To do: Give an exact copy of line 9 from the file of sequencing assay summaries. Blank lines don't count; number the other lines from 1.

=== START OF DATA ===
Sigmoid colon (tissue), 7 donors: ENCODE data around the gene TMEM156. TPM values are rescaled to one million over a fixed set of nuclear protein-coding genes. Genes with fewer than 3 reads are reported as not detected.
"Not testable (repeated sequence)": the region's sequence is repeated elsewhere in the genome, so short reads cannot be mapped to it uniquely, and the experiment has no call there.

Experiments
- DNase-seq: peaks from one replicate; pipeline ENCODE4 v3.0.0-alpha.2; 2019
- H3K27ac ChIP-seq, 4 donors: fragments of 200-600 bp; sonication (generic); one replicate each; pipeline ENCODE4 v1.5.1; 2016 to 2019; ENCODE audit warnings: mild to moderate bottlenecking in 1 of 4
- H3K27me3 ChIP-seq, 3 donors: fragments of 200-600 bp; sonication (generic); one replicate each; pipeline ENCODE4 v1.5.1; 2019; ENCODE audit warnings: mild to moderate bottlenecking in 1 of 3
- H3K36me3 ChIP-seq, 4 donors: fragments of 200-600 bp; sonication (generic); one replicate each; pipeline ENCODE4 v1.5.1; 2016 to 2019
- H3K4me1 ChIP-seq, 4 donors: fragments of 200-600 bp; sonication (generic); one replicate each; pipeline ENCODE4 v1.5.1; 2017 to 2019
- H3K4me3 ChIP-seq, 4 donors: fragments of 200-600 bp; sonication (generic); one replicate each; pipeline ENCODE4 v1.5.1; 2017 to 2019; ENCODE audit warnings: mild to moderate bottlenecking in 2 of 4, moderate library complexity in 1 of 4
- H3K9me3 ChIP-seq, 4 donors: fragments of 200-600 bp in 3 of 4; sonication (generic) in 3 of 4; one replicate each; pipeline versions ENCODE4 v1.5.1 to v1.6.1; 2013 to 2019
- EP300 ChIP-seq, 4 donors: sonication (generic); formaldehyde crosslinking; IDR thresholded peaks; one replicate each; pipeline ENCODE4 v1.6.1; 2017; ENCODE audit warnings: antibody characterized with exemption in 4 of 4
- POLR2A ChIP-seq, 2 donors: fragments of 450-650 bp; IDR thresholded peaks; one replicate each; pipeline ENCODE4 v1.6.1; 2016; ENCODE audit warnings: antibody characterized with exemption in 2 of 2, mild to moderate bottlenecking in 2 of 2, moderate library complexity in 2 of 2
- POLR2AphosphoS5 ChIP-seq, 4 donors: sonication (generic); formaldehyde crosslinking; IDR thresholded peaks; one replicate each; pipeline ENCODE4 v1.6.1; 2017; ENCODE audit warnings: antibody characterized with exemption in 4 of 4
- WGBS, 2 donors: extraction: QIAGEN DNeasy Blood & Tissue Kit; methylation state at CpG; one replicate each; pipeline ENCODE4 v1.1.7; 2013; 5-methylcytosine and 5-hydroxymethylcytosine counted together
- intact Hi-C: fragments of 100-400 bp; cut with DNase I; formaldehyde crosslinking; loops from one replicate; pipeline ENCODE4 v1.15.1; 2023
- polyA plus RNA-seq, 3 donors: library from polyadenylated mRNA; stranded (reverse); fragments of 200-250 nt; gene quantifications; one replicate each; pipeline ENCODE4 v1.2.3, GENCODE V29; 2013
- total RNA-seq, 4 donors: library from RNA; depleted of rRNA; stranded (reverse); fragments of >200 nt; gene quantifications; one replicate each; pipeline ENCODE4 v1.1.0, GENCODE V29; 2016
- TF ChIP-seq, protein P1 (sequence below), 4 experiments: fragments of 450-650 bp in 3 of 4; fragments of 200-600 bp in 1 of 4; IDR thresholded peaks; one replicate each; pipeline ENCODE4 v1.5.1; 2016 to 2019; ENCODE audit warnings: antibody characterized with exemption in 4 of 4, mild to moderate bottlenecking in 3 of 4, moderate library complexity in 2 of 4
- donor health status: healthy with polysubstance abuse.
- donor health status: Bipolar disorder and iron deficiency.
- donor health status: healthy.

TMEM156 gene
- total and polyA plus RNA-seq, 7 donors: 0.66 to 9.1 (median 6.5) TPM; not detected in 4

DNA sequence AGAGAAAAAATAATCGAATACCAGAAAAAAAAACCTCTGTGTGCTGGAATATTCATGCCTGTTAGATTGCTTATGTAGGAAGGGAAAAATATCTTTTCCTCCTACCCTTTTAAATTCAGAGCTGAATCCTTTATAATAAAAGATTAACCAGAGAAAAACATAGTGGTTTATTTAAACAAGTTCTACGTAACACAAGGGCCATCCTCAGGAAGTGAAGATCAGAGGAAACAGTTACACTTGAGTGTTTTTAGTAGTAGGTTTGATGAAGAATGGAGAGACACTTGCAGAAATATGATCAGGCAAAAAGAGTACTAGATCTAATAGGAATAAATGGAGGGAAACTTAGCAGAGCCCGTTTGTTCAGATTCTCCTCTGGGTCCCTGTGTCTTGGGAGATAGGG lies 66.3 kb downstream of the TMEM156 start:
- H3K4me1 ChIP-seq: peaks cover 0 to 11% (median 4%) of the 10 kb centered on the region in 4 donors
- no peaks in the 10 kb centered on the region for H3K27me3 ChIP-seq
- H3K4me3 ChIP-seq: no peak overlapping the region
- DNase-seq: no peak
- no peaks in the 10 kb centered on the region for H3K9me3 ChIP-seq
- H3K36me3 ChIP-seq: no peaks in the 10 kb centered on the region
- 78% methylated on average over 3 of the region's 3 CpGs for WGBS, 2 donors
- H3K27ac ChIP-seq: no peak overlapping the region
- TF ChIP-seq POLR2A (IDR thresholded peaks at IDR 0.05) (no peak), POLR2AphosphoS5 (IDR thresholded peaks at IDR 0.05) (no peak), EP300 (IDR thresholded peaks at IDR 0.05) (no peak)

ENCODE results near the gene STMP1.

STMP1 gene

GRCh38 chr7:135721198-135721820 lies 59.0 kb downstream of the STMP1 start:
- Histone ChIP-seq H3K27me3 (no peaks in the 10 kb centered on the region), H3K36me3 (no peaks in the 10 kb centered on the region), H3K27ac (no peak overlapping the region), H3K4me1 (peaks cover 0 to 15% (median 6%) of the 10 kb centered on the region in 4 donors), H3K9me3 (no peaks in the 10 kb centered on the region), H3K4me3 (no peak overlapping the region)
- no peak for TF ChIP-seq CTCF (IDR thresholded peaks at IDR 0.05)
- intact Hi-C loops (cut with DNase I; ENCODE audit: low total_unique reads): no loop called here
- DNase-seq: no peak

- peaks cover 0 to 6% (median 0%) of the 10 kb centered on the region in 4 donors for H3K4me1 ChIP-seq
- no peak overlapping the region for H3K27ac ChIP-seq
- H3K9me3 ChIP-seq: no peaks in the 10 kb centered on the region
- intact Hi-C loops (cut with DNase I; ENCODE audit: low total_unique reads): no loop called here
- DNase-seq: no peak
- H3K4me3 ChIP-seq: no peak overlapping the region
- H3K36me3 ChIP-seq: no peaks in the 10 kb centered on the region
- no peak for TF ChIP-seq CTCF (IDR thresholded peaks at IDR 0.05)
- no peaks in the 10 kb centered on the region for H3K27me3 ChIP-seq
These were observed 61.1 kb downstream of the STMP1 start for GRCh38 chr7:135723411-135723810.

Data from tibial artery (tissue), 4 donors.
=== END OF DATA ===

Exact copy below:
- H3K4me3 ChIP-seq, 4 donors: fragments of 200-600 bp; sonication (generic); one replicate each; pipeline ENCODE4 v1.5.1; 2017 to 2019; ENCODE audit warnings: mild to moderate bottlenecking in 2 of 4, moderate library complexity in 1 of 4